Fall Foliage Flavors

Planning a trip to the northeast for some spectacular fall foliage? Combine your viewing with some memorable meals to round out tIMG_0389he pleasure.

Boston is the ideal jumping off point for your adventures, before heading north.

Blue Room. Tucked away near Kendall Square in Cambridge, this eclectic spot is worth finding. It combines a charming, casual atmosphere with knockout comfort food using locally grown sources. Blue Room on Urbanspoon

East Coast Grill. I discovered this restaurant twenty years ago, and it’s still fills up every night. The ambiance may be kitchy Caribbean, but the food is seriously good, pairing bold flavors with fresh fish and seafood. Owner and author Chris Schlesinger is also a BBQ aficionado, so expect to see ribs and brisket on the menu alongside grilled swordfish and tuna. East Coast Grill on Urbanspoon

La Verdad. Ken Olinger (of Clio fame) has taken the lowly taco and elevated it to a stature higher than mere finger food. Meats and salsas are expertly prepared, and provide a perfect foil for the outstanding margaritas. Locate in Fenway Park’s shadow, don’t expect to get in the door on game days. La Verdad Taqueria Mexicana on Urbanspoon

Prezza. Not the typical red sauce North End Italian eatery, this chic and loud, upscale restaurant serves contemporary northern Italian cuisine. Gigantic prawns, scallops and veal chops, as well as creamy risottos and homemade pastas are a feast for the eyes as well as the palate. Prezza on Urbanspoon

Portland, Maine is a real up-and-comer on the dining front, and has been the subject of numerous articles in national publications, surprising given its relatively small size.

Five-fifty five. After a meal here, you won’t be surprised to learn that the mastermind in the kitchen was named a Food and Wine Best Chef in 2007. Yet this is not a high-powered, white tablecloth experience. Rather, you’ll enjoy a creative and fun evening, hopefully topped off with their scrumptious and deconstructed version of carrot cake. Ice cream is layered between thin sheets of carrot cake, with caramel sauce drizzled around the tower, making this my favorite version of a classic dessert. Five Fifty-Five on Urbanspoon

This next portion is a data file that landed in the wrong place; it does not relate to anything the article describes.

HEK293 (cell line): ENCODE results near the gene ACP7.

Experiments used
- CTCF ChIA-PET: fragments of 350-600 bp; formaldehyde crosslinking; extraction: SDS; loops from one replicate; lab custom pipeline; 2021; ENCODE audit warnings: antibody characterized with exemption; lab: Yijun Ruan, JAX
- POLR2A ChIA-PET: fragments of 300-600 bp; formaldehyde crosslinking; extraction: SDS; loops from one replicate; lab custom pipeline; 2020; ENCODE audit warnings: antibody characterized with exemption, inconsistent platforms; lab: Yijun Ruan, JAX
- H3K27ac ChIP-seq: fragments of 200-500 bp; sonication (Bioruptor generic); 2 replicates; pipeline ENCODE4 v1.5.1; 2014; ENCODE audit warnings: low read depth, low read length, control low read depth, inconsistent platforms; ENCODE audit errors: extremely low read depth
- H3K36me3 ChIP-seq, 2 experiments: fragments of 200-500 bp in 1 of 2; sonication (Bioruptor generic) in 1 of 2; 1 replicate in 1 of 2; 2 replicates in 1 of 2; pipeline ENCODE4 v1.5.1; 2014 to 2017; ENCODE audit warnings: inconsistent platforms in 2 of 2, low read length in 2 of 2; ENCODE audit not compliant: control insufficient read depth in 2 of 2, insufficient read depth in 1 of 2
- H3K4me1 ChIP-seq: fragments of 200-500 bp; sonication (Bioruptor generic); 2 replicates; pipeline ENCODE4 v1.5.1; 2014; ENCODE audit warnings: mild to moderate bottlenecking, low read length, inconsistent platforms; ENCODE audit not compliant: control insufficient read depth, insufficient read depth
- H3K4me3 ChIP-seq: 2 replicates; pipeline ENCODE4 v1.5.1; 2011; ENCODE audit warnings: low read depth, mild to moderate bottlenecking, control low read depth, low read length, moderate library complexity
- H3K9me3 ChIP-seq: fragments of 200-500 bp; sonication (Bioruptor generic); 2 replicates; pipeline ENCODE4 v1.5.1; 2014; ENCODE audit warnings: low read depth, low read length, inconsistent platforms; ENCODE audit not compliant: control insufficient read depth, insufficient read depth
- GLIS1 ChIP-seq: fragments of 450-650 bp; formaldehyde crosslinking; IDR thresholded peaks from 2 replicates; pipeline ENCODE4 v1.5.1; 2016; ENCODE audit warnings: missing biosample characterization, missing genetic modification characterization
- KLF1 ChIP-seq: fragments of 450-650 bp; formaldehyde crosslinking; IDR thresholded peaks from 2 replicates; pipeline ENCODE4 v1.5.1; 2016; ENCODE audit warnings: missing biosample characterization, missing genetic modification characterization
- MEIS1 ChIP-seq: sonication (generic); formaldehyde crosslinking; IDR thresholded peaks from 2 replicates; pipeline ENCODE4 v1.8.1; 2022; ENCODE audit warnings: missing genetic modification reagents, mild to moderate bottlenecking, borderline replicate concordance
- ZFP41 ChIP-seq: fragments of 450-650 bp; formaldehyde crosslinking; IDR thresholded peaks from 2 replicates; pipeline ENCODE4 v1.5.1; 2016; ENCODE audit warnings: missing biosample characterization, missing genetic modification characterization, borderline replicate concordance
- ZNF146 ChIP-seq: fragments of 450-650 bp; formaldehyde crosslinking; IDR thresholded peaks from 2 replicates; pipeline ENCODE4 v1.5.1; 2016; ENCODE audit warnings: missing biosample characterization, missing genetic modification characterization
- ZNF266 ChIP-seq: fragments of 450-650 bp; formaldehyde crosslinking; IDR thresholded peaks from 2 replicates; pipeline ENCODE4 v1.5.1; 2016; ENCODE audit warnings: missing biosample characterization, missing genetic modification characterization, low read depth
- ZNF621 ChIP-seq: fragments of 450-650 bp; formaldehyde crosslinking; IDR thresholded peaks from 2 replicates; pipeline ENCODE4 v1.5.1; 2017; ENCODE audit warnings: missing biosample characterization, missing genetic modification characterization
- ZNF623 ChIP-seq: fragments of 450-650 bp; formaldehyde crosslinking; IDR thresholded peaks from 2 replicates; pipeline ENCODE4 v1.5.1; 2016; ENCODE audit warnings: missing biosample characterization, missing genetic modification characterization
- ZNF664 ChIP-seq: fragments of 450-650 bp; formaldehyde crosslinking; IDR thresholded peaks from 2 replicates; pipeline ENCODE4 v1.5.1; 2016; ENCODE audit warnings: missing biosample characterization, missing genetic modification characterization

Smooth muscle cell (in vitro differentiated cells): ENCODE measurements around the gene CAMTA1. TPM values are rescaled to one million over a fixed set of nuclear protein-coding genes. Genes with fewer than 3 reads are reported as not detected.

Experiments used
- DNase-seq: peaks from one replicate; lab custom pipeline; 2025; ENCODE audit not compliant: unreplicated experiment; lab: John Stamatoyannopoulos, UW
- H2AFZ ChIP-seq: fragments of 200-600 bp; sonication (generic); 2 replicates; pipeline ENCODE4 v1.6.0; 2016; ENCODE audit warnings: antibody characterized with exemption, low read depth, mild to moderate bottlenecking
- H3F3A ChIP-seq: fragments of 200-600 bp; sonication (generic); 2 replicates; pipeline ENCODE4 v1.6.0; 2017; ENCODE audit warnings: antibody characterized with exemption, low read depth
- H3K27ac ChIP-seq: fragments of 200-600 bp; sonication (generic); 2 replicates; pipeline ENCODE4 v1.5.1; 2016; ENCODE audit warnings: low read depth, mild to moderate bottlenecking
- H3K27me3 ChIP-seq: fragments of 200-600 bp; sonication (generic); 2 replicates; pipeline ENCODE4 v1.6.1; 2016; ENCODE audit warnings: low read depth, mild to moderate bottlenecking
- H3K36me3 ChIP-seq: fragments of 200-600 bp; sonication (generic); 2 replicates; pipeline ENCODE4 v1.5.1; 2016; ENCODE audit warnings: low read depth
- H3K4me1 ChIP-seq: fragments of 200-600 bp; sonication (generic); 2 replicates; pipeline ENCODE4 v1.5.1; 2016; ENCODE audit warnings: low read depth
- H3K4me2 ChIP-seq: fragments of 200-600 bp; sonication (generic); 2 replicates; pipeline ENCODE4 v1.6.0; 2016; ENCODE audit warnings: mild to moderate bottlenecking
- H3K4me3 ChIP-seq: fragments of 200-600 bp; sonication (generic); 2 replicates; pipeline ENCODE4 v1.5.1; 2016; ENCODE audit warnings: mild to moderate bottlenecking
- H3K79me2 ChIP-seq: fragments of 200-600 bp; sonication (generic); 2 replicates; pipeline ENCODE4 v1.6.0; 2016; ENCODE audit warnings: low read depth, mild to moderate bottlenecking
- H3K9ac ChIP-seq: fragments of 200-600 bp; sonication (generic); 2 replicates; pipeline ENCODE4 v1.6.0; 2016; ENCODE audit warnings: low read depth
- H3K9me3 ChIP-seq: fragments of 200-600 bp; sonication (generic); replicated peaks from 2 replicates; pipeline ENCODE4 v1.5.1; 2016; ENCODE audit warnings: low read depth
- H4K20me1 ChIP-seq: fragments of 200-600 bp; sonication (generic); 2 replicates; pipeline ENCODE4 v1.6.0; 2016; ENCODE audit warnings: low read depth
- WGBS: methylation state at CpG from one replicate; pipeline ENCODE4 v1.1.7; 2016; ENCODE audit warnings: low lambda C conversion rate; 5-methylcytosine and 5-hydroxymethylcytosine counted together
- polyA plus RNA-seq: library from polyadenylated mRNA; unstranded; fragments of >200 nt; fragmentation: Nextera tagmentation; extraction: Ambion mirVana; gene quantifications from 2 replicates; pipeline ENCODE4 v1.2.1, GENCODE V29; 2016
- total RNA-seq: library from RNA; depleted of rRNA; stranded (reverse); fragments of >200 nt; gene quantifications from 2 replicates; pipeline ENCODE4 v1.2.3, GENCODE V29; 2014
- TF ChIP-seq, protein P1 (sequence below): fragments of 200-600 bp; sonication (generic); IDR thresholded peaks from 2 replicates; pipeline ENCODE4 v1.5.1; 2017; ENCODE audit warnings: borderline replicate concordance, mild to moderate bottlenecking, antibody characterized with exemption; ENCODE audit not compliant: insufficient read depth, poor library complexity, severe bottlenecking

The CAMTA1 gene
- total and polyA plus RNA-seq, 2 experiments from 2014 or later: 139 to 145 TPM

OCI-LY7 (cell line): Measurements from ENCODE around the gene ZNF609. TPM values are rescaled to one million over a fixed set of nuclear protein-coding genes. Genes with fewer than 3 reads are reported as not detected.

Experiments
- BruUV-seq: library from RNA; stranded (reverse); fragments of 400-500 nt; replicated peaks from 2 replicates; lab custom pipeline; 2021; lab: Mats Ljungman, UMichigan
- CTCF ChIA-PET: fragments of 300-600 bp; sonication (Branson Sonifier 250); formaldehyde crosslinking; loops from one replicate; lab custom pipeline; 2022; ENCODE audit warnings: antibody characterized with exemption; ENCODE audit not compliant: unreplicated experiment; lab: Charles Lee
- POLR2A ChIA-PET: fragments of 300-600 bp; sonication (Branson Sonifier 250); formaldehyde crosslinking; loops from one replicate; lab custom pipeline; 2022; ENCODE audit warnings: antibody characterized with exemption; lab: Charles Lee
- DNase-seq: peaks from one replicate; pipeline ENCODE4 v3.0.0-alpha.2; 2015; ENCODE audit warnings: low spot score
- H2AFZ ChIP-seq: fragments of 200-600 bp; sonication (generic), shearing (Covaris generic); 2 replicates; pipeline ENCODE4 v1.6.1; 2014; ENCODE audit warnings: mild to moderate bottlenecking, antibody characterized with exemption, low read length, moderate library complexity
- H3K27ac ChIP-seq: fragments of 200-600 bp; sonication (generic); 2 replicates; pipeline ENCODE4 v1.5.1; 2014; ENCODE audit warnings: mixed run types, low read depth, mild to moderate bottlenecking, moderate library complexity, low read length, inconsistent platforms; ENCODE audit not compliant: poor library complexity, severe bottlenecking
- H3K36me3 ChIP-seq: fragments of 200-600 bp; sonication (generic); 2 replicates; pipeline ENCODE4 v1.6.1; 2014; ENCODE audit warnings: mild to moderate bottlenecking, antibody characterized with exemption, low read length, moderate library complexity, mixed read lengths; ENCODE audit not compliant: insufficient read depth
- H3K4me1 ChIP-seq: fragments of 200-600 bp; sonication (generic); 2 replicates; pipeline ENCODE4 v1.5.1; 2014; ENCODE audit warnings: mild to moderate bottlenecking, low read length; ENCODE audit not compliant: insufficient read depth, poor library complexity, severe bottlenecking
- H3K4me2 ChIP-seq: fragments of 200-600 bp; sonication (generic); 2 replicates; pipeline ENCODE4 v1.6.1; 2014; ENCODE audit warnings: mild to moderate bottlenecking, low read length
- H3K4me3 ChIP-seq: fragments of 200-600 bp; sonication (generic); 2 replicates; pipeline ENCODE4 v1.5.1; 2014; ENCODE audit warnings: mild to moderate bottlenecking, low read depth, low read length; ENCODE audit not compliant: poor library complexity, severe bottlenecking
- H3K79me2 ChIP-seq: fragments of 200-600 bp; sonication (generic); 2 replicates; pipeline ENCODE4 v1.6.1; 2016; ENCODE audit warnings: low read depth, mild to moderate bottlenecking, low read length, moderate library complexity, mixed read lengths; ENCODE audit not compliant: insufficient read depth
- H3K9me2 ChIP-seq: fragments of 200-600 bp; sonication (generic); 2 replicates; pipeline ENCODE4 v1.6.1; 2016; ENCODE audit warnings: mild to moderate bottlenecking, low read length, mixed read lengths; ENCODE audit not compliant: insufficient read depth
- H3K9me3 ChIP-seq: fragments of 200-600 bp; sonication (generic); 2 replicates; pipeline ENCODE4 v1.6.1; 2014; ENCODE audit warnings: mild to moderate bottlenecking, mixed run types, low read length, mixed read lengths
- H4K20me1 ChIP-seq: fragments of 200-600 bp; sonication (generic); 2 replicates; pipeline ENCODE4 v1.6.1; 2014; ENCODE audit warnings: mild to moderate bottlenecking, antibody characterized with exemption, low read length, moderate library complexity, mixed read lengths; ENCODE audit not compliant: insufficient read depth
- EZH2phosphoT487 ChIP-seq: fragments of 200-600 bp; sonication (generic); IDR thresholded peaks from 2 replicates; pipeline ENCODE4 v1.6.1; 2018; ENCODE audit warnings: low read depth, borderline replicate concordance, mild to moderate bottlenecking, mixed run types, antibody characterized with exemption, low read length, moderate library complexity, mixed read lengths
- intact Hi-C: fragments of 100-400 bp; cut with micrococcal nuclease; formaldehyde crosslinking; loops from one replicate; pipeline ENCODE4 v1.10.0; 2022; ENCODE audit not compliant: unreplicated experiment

Great Lost Bear. This 30 year-old institution isn’t in the Old Port district where the more upscale restaurants can be found, but make the drive to check it out. All About Beer Magazine named Lost Bear one of the top 125 places to have a beer before you die (there are 52 taps). The burgers perfectly complement all the microbrews. Great Lost Bear on Urbanspoon

Fore St. A gorgeous wood-burning oven and an open kitchen are the focal point of this beautifully rehabbed warehouse. The restaurant is so popular you need to plan well in advance if you hope to enjoy the outstanding cuisine here. The dishes are simple and use the freshest ingredients, whether from the sea or the garden, and the bread is exceptional. Excellent and knowledgeable service. Fore Street on Urbanspoon

Cinque Terre. Another renovated warehouse (a familiar theme around the wharf), this one serves refined Italian cuisine. The risotto is always a good bet, and the scallops are as sweet as candy. Cinque Terre on Urbanspoon

Duck Fat. A casual eatery by James Beard award winner Rob Evans, also owner of Hugo, a fine dining eatery. The tiny spot focuses on paninis and French fries, the latter being the genesis of the restaurant’s name, as they are cooked in duckfat and served with a choice of dipping sauces. I’ve consumed a lot of French fries in my years, and I’ve never tasted any better than these. Duck Fat on Urbanspoon

Mid-coast Maine’s scenery is breathtaking anytime of year, but it will be regal in the fall.

Primo. Located in out-of-the-way Rockport, the kitchen in this converted Victorian house is manned (or, in this case, “womaned”) by a James Beard award winning chef. She takes full advantage of the vast garden of produce in the backyard to serve beautiful and delicious American cuisine. The bread and desserts are baked on the premises as well. Primo Restaurant on Urbanspoon

Francine Bistro. The brainchild of another Food and Wine Best Chef, and also away from the tourist’s path, this converted Victorian house serves the most flavorful, silky, corn soup I have ever tasted, with fresh peas and chanterelles floating on top, and the swordfish with basil sauce is equally memorable. (The service is so attentive that one of the waiters had a cloth at the ready to clean my husband’s glasses before he could use his napkin to do so—without being obsequious.) Francine Bistro on Urbanspoon

Inn at Ocean’s Edge. Try to time your visit for Sunday evening’s “Pizza Night”. A waiter stops at every table in the dining room, offering a slice of each masterpiece as it comes out of the wood burning oven. Nine or ten types of pizza are created, ranging from pesto, brie and apple, to ricotta and grape. If you haven’t had your fill after the first go-around, you are welcome to stay for the waiter’s second pass. The setting is gorgeous, overlooking the ocean through floor to ceiling windows in the restaurant, or outside on a balcony.

Previously published in the Independent Magazine.

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